"The Equal Protection Clause directs that `all persons similarly circumstanced shall be treated alike.' But so too, `[t]he Constitution does not require things which are different in fact or opinion to be treated in law as though they were the same.' The initial discretion to determine what is `different' and which is `the same' resides in the legislatures of the States. A legislature must have substantial latitude to establish classifications that roughly approximate the nature of the problem perceived, that accommodate competing concerns both public and private, and that account for limitations on the practical ability of the State to remedy every ill. In applying the Equal Protection Clause to most forms of state action, we thus seek only the assurance that the classification at issue bears some fair relationship to a legitimate public purpose." Id., 457 U.S. at 216, 102 S.Ct. at 2394. (Citations omitted.)
As to classifications, this Court held in Delta Air Lines, Inc. v. Commonwealth, Revenue Cabinet, Ky., 689 S.W.2d 14 (1985), that the standards are the same under the Kentucky Constitution and the Fourteenth Amendment to the United States Constitution. The opinion also held that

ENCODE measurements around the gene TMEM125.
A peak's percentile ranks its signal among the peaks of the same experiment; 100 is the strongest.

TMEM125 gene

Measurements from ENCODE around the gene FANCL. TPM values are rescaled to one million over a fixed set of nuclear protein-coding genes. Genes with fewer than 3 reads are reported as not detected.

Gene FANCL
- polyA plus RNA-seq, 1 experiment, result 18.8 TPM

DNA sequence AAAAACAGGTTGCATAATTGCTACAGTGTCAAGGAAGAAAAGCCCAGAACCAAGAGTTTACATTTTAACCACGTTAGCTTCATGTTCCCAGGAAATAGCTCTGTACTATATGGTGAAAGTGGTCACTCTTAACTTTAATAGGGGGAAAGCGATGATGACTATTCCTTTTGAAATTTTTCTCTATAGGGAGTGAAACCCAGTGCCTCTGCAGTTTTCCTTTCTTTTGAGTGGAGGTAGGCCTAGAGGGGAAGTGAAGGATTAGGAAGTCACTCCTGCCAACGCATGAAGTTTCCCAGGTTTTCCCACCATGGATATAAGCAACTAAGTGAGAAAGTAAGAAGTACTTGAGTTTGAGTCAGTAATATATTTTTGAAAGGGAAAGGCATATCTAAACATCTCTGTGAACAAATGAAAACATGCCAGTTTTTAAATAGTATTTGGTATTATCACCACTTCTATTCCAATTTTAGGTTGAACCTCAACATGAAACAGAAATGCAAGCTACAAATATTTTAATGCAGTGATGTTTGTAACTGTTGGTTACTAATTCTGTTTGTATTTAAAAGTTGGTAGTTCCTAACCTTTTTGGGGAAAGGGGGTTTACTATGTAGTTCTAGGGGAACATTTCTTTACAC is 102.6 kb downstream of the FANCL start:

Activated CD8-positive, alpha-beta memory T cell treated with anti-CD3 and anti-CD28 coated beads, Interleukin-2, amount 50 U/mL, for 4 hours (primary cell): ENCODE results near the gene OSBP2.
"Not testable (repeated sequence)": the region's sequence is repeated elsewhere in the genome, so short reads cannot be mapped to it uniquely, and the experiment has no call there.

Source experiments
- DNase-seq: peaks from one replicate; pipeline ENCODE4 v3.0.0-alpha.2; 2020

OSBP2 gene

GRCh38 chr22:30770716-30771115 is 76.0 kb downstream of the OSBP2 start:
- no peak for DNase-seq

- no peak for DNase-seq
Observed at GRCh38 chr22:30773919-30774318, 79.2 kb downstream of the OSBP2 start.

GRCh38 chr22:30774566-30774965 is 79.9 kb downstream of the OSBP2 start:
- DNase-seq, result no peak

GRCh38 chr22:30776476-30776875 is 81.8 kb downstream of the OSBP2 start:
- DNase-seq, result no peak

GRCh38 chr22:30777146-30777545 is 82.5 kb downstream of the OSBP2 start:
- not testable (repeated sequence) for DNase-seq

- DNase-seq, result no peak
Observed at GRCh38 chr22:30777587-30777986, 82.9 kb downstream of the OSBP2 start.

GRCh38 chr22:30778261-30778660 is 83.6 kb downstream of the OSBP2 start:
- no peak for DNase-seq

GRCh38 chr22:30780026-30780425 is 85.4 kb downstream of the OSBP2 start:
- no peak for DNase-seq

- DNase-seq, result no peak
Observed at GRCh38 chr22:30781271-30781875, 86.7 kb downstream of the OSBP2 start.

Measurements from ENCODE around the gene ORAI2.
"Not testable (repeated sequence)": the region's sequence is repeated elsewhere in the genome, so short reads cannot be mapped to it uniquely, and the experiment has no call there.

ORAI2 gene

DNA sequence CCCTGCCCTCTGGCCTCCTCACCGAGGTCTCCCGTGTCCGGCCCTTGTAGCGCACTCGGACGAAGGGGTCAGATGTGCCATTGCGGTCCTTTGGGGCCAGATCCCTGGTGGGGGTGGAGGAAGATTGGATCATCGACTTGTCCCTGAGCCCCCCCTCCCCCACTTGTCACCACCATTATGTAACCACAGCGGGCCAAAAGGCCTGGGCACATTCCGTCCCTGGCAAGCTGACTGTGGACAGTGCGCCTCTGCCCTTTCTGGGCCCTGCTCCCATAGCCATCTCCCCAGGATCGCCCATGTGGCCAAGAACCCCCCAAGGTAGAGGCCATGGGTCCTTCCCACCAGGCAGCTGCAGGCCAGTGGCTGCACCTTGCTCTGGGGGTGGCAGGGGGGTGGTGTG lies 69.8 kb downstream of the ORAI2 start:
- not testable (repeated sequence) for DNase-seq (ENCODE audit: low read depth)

"The Legislature has a great freedom of classification and the presumption of validity can be overcome only by the most explicit demonstration that it is hostile and oppressive against particular persons and classes." Id. at 18.
As persons who engage in homosexual sodomy have never been held to constitute a suspect classification, to be upheld, the statute at issue need only satisfy the lowest level of judicial scrutiny and demonstrate that it bears a rational relationship to a legitimate legislative objective. Protection of public "health, safety and morality" was held to be such an objective in Bosworth v. City of Lexington, 277 Ky. 90, 125 S.W.2d 995, 1000 (1930). This objective found new vitality with the emergence of the AIDS epidemic which indisputably originated in this country in the homosexual community. Moreover, Bowers v. Hardwick, supra, held forthrightly that the rational basis standard was satisfied by majority sentiments as to the immorality of homosexuality. Id., 478 U.S. at 196, 106 S.Ct. at 2846.